The statue of a Confederate general that helped spark a violent white supremacist rally in Charlottesville in 2017 was removed on Saturday after a long legal battle.
The small Virginia city said the equestrian statue of Gen Robert E Lee and a nearby statue of Gen Thomas “Stonewall” Jackson would be removed to storage. Designated public viewing areas for the removals had been established and a small crowd of onlookers cheered as the statue of Lee was hoisted away first, lifted by crane from its stone pedestal and taken away on a flat-bed truck.
Charlottesville’s mayor, Nikuyah Walker, gave a speech in front of public and media as the crane with lifting equipment was moved into position in the early morning.
“Taking down this statue is one small step closer to the goal of helping Charlottesville, Virginia, and America grapple with the sin of being willing to destroy Black people for economic gain,” she said.
Lee led Confederate forces during the American civil war, which the Confederacy fought between 1861 and 1865 in an attempt to maintain slavery. Jackson rose to fame in the first years of the conflict before dying of pneumonia after being mistakenly shot by his own men.
The Jackson statue was erected in 1921 and Lee in 1924, nearly 60 years after the war ended in the total defeat of the Confederacy but was followed an era of official racial segregation across southern states.
The statues were toppled more than five years after calls for their removal began to gain momentum. In 2016, Zyahna Bryant, then a 16-year-old high-school student, was given an assignment that asked her to describe something she could change. She started a petition to remove the statue of Lee.
Bryant tweeted on Saturday: “My work here is done.”
In response to Bryant’s 2016 petition, the city council had set up a commission on race, memorials and public spaces. In February 2017, the council voted for removal, angering white supremacist groups.
“I literally felt lighter when the statues came down, it was such a relief,” said Jalane Schmidt, a Charlottesville resident and associate professor of religious studies at the University of Virginia as she watched Lee’s removal.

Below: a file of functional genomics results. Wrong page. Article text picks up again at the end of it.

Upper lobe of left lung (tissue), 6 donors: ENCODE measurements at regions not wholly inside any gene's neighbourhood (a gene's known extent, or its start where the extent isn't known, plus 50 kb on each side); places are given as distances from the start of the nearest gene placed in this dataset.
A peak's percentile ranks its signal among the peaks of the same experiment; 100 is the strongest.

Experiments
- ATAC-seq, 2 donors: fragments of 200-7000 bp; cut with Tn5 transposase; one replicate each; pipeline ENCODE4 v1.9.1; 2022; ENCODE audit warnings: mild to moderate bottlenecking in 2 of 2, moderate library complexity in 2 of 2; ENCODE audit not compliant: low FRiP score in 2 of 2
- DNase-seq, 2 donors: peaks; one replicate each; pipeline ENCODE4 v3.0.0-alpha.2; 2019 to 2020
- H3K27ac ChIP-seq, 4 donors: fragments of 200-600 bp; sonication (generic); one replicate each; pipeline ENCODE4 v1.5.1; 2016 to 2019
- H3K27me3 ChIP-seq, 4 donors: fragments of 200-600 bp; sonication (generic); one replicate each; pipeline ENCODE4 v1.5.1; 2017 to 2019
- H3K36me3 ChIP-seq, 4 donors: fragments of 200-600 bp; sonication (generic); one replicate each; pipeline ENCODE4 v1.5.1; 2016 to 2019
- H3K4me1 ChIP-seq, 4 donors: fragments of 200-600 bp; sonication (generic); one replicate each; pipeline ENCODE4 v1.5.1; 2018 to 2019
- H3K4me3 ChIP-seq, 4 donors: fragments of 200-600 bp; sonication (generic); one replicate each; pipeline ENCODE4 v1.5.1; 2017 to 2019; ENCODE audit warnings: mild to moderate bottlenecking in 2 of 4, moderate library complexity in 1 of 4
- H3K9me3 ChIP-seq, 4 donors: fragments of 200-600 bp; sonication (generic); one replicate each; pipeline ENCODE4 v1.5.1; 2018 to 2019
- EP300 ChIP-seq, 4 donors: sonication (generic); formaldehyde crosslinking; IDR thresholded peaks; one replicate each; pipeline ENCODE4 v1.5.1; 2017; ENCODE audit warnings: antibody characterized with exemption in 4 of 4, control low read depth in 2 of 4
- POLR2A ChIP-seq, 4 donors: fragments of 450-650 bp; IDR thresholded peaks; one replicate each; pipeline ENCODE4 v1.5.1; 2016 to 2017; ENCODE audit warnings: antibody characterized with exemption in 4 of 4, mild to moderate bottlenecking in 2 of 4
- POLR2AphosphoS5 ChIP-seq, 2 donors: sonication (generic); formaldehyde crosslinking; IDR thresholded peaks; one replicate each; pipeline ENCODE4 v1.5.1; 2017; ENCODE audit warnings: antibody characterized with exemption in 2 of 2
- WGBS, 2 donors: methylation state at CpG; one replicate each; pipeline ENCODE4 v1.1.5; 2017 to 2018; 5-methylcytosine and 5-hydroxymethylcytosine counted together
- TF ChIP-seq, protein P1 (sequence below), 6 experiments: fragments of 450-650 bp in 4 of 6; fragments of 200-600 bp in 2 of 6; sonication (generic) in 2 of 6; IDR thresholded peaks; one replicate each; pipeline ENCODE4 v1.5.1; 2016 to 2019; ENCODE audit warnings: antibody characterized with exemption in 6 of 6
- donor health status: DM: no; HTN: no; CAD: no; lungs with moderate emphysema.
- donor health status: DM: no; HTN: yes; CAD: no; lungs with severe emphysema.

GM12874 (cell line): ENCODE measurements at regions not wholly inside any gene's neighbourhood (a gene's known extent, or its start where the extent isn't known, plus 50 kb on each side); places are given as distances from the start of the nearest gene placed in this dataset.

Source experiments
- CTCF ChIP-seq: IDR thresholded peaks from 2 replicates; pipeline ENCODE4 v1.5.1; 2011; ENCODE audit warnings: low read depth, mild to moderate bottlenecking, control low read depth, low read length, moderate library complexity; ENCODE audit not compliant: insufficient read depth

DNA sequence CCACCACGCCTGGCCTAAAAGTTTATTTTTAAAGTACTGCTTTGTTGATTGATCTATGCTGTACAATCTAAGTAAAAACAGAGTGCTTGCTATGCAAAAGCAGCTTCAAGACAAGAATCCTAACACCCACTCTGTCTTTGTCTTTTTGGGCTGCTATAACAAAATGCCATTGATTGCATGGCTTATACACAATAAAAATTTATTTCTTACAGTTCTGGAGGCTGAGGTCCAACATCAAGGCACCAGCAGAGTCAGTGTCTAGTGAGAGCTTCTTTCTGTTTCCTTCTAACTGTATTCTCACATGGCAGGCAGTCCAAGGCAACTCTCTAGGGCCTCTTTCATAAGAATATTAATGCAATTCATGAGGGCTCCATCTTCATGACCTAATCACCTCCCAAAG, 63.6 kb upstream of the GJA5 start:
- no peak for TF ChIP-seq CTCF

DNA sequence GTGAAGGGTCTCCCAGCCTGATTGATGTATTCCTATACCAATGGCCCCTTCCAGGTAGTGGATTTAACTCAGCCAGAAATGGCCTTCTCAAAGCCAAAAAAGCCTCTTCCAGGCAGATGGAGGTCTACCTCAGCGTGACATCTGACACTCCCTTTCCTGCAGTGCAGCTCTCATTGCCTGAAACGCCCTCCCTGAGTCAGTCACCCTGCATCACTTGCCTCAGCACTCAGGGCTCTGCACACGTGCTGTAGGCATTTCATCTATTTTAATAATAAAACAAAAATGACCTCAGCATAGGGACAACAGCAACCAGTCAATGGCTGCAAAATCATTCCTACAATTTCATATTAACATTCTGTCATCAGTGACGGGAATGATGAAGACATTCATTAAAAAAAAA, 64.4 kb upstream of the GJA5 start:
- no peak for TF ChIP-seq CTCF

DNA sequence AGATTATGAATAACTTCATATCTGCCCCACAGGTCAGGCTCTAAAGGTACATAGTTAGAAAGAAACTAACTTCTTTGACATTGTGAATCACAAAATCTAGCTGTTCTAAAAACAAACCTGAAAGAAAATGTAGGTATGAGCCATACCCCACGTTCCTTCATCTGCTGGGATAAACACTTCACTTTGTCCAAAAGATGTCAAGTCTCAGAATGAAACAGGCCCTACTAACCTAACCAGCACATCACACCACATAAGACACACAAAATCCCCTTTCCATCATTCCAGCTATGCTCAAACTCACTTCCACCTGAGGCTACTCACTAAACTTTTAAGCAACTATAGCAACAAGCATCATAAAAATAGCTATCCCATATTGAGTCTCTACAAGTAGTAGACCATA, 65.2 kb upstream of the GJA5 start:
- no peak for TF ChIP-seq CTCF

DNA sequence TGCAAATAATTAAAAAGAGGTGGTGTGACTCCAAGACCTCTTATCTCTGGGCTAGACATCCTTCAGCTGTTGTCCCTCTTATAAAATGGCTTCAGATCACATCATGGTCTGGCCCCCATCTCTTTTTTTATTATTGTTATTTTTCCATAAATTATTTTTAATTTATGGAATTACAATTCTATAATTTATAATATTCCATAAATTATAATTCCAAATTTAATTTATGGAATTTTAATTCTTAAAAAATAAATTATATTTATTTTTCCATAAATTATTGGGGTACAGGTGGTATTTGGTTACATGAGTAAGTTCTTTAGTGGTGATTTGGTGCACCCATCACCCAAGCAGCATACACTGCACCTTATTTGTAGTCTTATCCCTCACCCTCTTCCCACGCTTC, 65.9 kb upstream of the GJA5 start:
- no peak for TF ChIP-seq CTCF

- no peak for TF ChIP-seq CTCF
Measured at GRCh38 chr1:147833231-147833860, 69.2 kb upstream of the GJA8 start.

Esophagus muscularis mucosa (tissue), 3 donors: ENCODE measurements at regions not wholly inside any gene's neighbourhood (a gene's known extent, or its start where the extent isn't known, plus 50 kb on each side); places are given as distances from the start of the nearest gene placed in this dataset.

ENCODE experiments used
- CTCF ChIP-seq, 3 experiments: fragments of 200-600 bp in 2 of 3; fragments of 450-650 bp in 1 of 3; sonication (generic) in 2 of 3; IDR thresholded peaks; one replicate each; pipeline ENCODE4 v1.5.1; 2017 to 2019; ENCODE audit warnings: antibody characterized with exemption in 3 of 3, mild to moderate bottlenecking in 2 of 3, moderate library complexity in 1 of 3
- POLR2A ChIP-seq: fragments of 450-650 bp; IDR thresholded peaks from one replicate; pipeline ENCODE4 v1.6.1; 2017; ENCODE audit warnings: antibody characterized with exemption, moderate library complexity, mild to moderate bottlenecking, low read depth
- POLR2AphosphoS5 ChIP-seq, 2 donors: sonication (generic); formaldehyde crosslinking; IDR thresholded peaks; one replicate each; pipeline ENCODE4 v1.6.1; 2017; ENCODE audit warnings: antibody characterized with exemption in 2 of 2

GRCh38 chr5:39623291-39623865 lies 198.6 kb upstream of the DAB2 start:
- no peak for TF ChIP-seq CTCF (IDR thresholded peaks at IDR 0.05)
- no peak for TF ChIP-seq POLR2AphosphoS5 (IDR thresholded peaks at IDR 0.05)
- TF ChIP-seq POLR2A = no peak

“Four years ago I was teargassed by cops during the Klan rally, a bunch of my community members were injured, some permanently. We have literally shed blood, sweat and tears over this,” she added.
The Lee statue became a rallying point for such extremists, culminating in a “Unite the Right” rally in August that year. Neo-Nazis and other white supremacists marched and clashed with counter-protesters in Charlottesville to defend the Lee statue and a counter-protester, 32-year-old Heather Heyer, was killed. A white supremacist was convicted of her murder.
On Saturday, prominent human rights lawyer, author and active Virginia Democrat Qasim Rashid tweeted a clip of Lee’s removal and wrote: “Robert E Lee chose to wage war against America and helped kill 600,000 soldiers for his twisted vision of advancing slavery of Black people. Today – 156 years after his surrender – his statue has been removed from the Charlottesville public square. Good riddance.”
Because of litigation and changes to a state law, the city was unable to act before holding public hearings and offering the statue to any museum, historical society or battlefield. This week, the city said it had received 10 such expressions of interest, “six out-of-state and four in-state that are all under review”.
Take ’Em Down CVille, a group that campaigns for racial justice, applauded news of the planned removal.
“The messages from the public were moving and powerful,” it said. “No one believes that removing the statues will end white supremacy but this is an important step – and one long past due.”
Preparations included the installation of fencing, the city said, adding that both statues would be stored in a secure location on city property until the council reaches a decision on their relocation.
The removal follows years of contention, community anguish and litigation. A long, winding legal fight coupled with changes in a state law that protected war memorials had held up the removal for years.
Saturday’s actions came almost four years after violence erupted at the infamous “Unite the Right” extremist rally. After a torchlit march and racist chanting, rightwingers including members of known white supremacy groups clashed violently with counter-protesters, culminating in Heyer, a peaceful counter-protester, being murdered when she was mown down by a car driven into a demonstration.
The crisis sparked a national debate over racial equity and the then president, Donald Trump, inflamed the conflict by insisting there was “blame on both sides” of the issue in Charlottesville over that bloody weekend.
Historian Michael Beschloss and others remarked on the long connection between the statues and the Ku Klux Klan, including in Charlottesville. White hooded marchers were seen at the extremist rally in August 2017 and a KKK gathering had taken place there just days before.
The KKK used to give money to the University of Virginia, based in Charlottesville, and the university has previously published an account of the Klan’s history of flourishing there.
The state supreme court is currently considering legal arguments concerning the removal of a statue of Lee and other Confederate figures on the Monument Avenue in Richmond, Virginia’s capital.
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